Macedonia: Albanian Education Coup

Government signals willingness to bring Tetovo University into state system.

Macedonia: Albanian Education Coup

Government signals willingness to bring Tetovo University into state system.

In an effort to soothe ethnic hostilities, the Macedonian government has moved closer to legalising Tetovo University, TU, which for nearly 10 years has operated on the fringes of the education system teaching students from the ethnic Albanian minority.

The university's status has long been a burning issue between Albanians and the Macedonian majority. Several Albanians died and many were arrested in an attempt by the Skopje authorities to shut it down by force.

Despite the absence of state funding, most Albanians prefer to attend TU's 13 faculties rather than go to mainstream universities where they would have to study in the Macedonian language.

A shift in the official position was signalled on March 27 when education minister Aziz Polozani, himself an Albanian, told parliament, "There is a clear need for a larger number of high education institutions for Albanians...There is political will to include institutions such as Tetovo University in the system."

The university was established in 1994 by a group of Albanian intellectuals led by its rector Fadil Sulejmani. In July 2000, the international community provided funds to establish the University of Southeast Europe, USEE, in Tetovo. But Albanians largely shunned it as inadequate, saying education should be provided by state funds rather than private institutions.

The new official stance followed an agreement on March 17 to start talks between TU authorities and the Albanian section of the government, the Democratic Union for Integration, DUI. According to local media, the two sides agreed to form a seven-member "initiative commission" to cooperate closely with the party in power for the legalisation of TU.

The agreement incorporates registration of the university as a legal institution for which the state is obliged to provide appropriate funds.

Macedonian officials have repeatedly expressed scepticism about the professional level of TU lecturers and their programmes. These standards would have to be evaluated by the commission which accords accreditation for educational institutions.

The acting rector of TU, Naxhmedin Beadini, said government conditions for proper criteria would be accepted so that Tetovo would reach the same level as the country's two state-financed universities. "We will always closely cooperate with the ministry of education towards fulfilling these criteria," Beadini said.

Tale Geramitcioski, deputy minister of education, said on March 31, "The process of legalisation has started... but we should expect that it would only be applied to those TU faculties which meet the standards required by law."

Geramitcioski disagreed with the DUI`s announcement that TU could be legalised by September. He thought evaluation and accreditation could take more than nine months although "if they have their entire documentation prepared maybe it will take less time".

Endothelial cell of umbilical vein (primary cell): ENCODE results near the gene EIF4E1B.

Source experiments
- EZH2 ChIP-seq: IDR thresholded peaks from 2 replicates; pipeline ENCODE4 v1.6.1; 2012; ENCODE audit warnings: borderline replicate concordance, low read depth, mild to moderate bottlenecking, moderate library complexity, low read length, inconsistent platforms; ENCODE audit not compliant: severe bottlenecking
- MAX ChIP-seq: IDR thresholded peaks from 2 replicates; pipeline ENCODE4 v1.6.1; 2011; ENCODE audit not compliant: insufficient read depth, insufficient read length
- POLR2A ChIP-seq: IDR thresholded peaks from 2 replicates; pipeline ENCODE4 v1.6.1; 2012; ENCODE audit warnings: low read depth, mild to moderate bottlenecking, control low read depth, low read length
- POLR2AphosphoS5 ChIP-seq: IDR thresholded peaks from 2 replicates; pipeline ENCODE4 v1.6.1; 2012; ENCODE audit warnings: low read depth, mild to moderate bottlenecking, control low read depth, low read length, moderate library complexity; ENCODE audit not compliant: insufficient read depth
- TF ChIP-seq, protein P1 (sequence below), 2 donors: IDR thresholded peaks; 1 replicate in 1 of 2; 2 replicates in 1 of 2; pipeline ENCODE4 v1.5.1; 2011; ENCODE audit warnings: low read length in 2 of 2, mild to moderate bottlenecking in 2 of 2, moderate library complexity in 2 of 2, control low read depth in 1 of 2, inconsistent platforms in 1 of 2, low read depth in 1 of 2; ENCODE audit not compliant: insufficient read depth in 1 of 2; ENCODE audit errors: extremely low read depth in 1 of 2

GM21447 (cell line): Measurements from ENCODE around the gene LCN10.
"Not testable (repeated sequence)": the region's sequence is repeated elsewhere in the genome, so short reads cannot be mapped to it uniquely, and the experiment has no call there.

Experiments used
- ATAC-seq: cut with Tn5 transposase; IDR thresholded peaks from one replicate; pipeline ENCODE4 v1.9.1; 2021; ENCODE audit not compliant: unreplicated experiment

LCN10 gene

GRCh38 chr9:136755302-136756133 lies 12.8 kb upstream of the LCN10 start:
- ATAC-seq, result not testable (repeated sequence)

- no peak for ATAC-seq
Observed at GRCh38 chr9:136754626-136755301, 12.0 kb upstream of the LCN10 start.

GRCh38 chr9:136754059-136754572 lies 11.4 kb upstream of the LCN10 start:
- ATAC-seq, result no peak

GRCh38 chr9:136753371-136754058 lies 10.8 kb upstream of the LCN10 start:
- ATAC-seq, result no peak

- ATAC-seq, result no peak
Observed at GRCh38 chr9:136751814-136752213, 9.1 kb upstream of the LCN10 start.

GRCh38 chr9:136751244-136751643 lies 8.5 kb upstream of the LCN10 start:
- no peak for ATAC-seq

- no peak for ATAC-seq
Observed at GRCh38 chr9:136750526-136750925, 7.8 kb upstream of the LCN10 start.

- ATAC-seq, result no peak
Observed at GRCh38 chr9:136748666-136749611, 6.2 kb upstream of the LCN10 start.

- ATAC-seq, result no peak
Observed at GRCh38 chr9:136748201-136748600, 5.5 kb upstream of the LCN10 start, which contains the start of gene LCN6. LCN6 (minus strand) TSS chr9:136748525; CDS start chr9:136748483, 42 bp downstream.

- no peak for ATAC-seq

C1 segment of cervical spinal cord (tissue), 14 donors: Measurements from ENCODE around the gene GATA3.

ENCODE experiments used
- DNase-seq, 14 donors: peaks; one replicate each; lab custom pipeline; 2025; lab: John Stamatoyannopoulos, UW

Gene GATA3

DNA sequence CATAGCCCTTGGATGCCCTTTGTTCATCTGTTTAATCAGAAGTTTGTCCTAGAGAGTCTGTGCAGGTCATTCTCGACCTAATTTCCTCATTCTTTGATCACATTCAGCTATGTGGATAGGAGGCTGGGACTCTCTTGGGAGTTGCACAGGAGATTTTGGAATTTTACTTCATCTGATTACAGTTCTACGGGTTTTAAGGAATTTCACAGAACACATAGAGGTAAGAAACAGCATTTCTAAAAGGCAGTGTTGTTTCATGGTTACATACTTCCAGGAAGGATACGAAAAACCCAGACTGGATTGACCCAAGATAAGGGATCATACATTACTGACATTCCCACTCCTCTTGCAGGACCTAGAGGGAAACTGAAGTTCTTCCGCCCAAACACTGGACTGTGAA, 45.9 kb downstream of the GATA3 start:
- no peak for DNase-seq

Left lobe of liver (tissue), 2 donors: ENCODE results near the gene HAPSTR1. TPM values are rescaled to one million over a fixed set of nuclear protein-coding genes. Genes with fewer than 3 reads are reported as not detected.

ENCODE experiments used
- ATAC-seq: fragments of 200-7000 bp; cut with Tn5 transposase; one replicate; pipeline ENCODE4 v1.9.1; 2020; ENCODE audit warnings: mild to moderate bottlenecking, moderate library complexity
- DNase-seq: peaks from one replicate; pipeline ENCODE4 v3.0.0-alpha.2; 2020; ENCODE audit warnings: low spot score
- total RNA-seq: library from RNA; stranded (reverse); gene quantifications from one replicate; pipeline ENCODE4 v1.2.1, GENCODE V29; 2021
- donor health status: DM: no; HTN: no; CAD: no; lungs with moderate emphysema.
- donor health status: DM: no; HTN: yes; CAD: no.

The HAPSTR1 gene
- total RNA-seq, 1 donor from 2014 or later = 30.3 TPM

Legalisation of the university would bring recognition for the certificates of Albanian students, who up to now have not been accepted by the state institutions. Macedonian media speculated that the number already graduated is around 8,000.

The agreement to start legalisation talks came after a week of protests by TU students. The protesters wanted internal reforms at the university, including the replacement of Sulejmani and the start of moves to make it official.

The students expressed doubts about the agreement but said they would give its signatories time to deliver results.

All Albanian parties that have been in government promised that TU would be legalised - none of them achieved it.

In a TV debate several months ago, Prime Minister Branko Crvenkovski said it was not the government that held up the process. The problem was that no demand had been received from any Albanian party for TU to be registered as a private educational institution, a preliminary for legalisation.

Analysts said this comment confirmed that the tensions over TU during all these years were caused not only by Macedonian authorities but also by internal Albanian differences.

The university's finances now come mainly from the students themselves and from Albanians working in Western Europe. However, after the beginning of the protests in March, the foundations of Albanians in Switzerland and Germany stopped all funding until the tensions calmed down and Sulejmani withdrew from all TU bodies.

Sulejmani, recently elected as president of the university's senate, enraged students when he replaced the acting rector, Ramiz Avdili. Students pointed to Sulejmani as the main obstacle for reform and legalisation. The board of students went even further, accusing him of installing a "Stalinist dictatorship".

Sulejmani said the student protests were "ill-intentioned and organised by the enemies of the TU whose goal was to leave the Albanians without a university".

One leading protester, economics student Shkodrane Zenuni, said, "We believe TU is not the private property of Sulejmani. He declared himself a life-long king of TU and established a dictatorship."

Salajdin Salihu is an associate editor at the weekly newspaper Lobi.

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